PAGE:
The contact element 10 of FIG. 1 is stamped from a thin flat plate of spring brass or other resilient metal, such for example as 26 gage (0.0159 inch) No. 260 copper alloy having a spring temper of 8 B & S, and is preferably lightly plated with tin or indium metal. Somewhat thinner plate, e.g. down to about 28 gage (0.012 inch) is also useful. The element has an extendedwidth rectangular central portion 11. Legs 12 and 13 extend from one end of the central portion to form an upper bifurcate spring compression reserve contact element, and legs 14 and 15 extend from the other end to form an identical lower contact element. The central slots 16, 17 between the adjacent edges of each pair of legs extend into the central portion but the slot ends remain separated by a distance approximately 1.5 to 1.7 times the width of each leg.

The side edges of the central portion are each centrally cut away in a generally semicircular pattern to form inwardly curved edges 18, 19. The distance between the closed ends of the slots 16, 17 and points on the curves 18, 19 nearest thereto is substantially equal to the width of the legs 12-15, i.e. not less than said width and not more than 5 or 10 percent greater than said width.

In a specific illustrative embodiment, using the above-identified metal plate, the over-all length of the element is 0.270 inch and the width is 0.142 inch. The legs are each 0.047 inch in width and the slots 16, 17 are 0.008 inch in width and 0.100 inch in length. The curved edges 18, 19 are semicircular with a radius of 0.026 inch. The length of the rectangular central portion is 0.100 inch.

The contact elements are enclosed within a body member formed of a top element 30 and a bottom element 40 in connected slot-like cavities 31, 41 provided for the purpose. Wire-accepting grooves 32, 33 and 42, 43 extending transversely of the body member are centered on the cavities and on the elements contained therein, as will be apparent from FIGS. 1 and 6. Grooves 34, 44 in the walls of the transverse grooves receive wire-cutting knife elements, not shown, which serve to remove unnecessary end portions of wires at the time connection is made to such wires by the contact elements.

The top and bottom elements 40, 30 of the body are further provided with central rows of cavities 35, 45, two opposing walls of each of said cavities being provided with narrow marginal ridges 36, 46 for a purpose to be described. The bottom element 30 has marginal edge channels 37, 38.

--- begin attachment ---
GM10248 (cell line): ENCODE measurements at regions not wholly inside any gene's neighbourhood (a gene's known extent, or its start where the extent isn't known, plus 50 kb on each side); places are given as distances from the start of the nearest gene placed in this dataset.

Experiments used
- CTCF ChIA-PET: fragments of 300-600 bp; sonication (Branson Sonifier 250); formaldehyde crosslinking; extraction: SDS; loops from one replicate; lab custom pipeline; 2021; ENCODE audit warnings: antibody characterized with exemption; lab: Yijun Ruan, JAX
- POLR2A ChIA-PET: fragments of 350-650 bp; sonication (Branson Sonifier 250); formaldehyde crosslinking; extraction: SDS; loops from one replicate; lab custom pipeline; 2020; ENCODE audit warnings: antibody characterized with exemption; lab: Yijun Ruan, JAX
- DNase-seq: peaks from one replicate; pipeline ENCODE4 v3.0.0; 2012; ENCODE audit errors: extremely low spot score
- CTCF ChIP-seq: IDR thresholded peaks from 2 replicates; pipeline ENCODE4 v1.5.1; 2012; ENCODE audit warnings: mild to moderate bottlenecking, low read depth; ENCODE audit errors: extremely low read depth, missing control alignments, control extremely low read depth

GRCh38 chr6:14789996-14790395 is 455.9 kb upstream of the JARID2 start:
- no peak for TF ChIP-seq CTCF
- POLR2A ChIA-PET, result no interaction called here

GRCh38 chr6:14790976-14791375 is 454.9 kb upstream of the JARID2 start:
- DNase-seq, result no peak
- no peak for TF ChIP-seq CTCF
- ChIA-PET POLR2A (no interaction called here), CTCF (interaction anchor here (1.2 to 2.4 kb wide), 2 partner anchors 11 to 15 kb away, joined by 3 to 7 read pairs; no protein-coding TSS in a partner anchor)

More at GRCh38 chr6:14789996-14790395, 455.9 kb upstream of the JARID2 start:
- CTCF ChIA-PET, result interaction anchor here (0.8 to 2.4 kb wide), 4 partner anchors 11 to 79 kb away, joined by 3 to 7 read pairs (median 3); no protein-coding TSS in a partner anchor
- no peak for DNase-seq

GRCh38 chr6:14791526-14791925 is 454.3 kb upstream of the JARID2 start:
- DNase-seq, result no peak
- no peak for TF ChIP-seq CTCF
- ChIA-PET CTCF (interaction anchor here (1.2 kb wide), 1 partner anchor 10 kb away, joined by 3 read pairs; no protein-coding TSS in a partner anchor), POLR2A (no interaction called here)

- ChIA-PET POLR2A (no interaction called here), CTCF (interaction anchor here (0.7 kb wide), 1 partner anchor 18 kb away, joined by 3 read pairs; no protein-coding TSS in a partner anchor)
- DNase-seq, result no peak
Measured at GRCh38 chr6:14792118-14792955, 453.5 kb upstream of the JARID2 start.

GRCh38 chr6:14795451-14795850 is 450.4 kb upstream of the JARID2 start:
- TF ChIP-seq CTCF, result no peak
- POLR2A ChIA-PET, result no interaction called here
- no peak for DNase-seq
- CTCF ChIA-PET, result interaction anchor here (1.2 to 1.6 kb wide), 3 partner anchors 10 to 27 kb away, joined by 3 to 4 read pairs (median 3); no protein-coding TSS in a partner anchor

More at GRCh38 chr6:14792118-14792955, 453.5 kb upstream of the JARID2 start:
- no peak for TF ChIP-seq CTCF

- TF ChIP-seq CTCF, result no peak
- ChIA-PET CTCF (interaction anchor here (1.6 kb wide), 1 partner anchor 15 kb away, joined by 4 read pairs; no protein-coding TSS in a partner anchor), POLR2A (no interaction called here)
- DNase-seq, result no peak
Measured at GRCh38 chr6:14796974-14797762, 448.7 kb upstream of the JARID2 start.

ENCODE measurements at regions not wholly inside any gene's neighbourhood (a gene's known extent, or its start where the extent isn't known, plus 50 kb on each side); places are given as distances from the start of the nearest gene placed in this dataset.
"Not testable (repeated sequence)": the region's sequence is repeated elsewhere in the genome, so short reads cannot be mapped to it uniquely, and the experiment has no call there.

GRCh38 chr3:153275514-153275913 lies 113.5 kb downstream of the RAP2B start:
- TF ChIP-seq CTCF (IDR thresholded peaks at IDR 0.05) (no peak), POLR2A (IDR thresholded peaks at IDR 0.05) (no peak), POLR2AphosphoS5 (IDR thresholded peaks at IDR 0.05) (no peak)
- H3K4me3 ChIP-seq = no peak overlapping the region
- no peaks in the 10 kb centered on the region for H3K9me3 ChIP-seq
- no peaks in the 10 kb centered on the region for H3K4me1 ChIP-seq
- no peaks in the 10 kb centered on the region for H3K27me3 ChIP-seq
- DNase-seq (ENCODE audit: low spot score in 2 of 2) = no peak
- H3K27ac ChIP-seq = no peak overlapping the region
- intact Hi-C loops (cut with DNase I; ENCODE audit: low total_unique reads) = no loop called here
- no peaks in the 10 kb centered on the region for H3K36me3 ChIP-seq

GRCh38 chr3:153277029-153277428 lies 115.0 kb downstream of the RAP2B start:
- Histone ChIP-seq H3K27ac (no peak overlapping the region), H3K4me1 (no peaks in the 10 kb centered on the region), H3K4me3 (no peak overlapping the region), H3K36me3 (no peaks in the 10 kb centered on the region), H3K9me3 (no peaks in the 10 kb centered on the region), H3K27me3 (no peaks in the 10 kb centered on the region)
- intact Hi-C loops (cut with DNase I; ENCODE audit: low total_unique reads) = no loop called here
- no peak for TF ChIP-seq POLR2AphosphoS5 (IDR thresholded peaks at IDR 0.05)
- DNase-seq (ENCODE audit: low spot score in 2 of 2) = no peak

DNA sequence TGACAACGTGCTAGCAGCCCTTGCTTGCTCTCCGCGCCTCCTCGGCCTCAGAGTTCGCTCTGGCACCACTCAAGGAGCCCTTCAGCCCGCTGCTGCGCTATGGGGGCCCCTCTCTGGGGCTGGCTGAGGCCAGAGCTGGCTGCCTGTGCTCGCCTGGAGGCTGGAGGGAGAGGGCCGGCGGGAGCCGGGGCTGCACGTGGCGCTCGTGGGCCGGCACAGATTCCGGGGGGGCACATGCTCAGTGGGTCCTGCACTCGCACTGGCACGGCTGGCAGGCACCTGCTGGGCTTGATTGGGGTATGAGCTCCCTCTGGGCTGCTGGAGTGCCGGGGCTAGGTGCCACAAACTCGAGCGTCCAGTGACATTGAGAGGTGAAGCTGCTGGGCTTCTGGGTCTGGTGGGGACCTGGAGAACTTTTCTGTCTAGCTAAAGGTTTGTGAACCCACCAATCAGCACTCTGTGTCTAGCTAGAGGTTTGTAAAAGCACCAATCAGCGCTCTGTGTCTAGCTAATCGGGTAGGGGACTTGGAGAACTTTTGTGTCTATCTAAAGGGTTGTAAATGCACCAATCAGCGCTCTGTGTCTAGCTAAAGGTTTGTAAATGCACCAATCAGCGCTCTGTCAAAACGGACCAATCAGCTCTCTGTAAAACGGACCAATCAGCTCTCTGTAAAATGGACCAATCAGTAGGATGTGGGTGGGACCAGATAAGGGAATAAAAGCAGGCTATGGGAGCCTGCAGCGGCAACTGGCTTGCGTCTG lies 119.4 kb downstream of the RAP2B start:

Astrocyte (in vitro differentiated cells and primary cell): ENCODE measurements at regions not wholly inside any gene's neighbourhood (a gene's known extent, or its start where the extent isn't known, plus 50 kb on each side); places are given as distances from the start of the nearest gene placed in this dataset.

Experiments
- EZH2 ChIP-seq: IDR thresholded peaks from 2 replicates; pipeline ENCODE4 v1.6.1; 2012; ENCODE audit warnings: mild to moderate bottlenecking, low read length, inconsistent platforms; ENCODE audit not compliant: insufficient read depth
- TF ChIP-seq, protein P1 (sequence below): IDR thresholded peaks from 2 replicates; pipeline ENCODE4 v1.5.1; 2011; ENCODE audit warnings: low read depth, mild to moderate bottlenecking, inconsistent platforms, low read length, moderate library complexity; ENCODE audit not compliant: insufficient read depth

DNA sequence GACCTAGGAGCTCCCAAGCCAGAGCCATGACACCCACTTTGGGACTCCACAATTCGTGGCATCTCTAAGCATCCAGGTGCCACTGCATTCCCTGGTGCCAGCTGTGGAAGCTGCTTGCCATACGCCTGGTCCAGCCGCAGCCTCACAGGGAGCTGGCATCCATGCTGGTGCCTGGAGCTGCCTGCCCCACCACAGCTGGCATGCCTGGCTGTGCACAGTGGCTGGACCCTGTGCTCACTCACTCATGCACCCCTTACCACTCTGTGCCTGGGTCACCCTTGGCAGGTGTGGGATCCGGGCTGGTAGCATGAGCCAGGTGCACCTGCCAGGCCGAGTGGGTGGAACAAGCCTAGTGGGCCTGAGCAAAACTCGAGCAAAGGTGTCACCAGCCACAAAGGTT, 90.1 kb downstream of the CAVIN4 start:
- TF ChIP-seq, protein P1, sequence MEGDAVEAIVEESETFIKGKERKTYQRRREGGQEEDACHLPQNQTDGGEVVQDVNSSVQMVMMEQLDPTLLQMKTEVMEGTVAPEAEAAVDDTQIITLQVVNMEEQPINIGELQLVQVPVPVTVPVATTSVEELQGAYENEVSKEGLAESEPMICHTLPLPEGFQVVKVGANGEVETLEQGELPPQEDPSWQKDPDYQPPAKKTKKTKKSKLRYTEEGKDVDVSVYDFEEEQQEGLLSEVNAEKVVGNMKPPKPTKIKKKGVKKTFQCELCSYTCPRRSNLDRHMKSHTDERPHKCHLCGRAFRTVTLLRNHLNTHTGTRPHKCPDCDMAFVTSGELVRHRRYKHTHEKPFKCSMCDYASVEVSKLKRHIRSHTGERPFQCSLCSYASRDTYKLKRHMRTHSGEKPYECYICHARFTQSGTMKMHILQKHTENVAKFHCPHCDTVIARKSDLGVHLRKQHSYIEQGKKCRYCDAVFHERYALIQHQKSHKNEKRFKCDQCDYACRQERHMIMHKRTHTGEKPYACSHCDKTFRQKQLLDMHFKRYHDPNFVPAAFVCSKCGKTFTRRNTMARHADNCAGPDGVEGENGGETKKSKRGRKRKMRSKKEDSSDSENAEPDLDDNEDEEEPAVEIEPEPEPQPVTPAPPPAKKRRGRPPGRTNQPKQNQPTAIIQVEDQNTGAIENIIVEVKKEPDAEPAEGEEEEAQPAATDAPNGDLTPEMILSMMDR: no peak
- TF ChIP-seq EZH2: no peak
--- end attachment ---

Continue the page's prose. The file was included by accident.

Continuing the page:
The two parts 30 and 40 of the body member, after insertion of the contact elements, are sealed together with the ridged surfaces outwardly as indicated in FIG. 6. Suitable indexing pegs and holes, not shown, may be provided on the flat inwardly facing surfaces of the two if desired, although the contact elements themselves assist in achieving proper alignment. The two parts are then preferably bonded permanently together. Wires may then be forced into opposing transverse grooves for interconnection, using base and cover members as illustrated in FIGS. 2 and 5.

The base 20 of FIG. 2 has a series of alternating long ridges 21 and short ridges 22 fitting within the grooves 32 and 33 respectively. Each said ridge is constricted, as at 24, in line with the slot 17 of the corresponding contact element. Pegs 25 and 26 define channels corresponding to wire-accepting grooves 32, 33 of FIG. 3 and lie along the edge channels 37, 38 respectively when the base is properly positioned against the body bottom member 30. Central long pegs 27 fit within cavities 35 of said member 30 with a force fit effected by the ridges 36 and hold the two members together as well as assisting to define the wire-receiving channels. Short pegs 28 similarly assist in defining the channels and act as spacer elements in the completed assembly. Widened ridge ends 29 fit against knife edges supported in grooves 34 of bottom 30.

Somewhat analogously, the cover 50 of FIG. 5 has long ridges 51 and short ridges 52, each with a constriction 54 in line with the corresponding contact element. Long pegs 57 fit within cavities 45 of top member 40 and are held by ridges 46; short pegs 58 serve as spacers. Widened ridge ends 59 fit against knife edges mounted in grooves 44 of top 40.